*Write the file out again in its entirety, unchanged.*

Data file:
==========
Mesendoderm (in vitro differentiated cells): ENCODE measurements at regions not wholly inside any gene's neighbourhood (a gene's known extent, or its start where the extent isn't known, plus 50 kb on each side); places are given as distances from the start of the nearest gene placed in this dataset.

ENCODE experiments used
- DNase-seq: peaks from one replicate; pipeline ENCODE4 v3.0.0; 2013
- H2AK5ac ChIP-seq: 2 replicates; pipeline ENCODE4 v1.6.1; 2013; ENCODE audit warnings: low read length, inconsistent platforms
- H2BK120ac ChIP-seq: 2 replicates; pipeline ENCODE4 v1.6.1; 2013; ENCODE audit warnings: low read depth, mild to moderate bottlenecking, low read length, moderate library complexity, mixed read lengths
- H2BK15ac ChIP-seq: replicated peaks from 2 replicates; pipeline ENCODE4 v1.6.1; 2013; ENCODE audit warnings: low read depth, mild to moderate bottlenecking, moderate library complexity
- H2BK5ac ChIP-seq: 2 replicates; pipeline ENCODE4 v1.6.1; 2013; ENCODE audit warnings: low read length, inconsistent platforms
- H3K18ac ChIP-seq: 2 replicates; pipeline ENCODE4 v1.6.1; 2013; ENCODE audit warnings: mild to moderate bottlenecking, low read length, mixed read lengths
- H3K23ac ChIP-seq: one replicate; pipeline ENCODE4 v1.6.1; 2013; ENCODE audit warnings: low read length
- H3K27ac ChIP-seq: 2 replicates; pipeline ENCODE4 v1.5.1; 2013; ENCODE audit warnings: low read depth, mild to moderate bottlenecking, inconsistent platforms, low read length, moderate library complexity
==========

Mesendoderm (in vitro differentiated cells): ENCODE measurements at regions not wholly inside any gene's neighbourhood (a gene's known extent, or its start where the extent isn't known, plus 50 kb on each side); places are given as distances from the start of the nearest gene placed in this dataset.

ENCODE experiments used
- DNase-seq: peaks from one replicate; pipeline ENCODE4 v3.0.0; 2013
- H2AK5ac ChIP-seq: 2 replicates; pipeline ENCODE4 v1.6.1; 2013; ENCODE audit warnings: low read length, inconsistent platforms
- H2BK120ac ChIP-seq: 2 replicates; pipeline ENCODE4 v1.6.1; 2013; ENCODE audit warnings: low read depth, mild to moderate bottlenecking, low read length, moderate library complexity, mixed read lengths
- H2BK15ac ChIP-seq: replicated peaks from 2 replicates; pipeline ENCODE4 v1.6.1; 2013; ENCODE audit warnings: low read depth, mild to moderate bottlenecking, moderate library complexity
- H2BK5ac ChIP-seq: 2 replicates; pipeline ENCODE4 v1.6.1; 2013; ENCODE audit warnings: low read length, inconsistent platforms
- H3K18ac ChIP-seq: 2 replicates; pipeline ENCODE4 v1.6.1; 2013; ENCODE audit warnings: mild to moderate bottlenecking, low read length, mixed read lengths
- H3K23ac ChIP-seq: one replicate; pipeline ENCODE4 v1.6.1; 2013; ENCODE audit warnings: low read length
- H3K27ac ChIP-seq: 2 replicates; pipeline ENCODE4 v1.5.1; 2013; ENCODE audit warnings: low read depth, mild to moderate bottlenecking, inconsistent platforms, low read length, moderate library complexity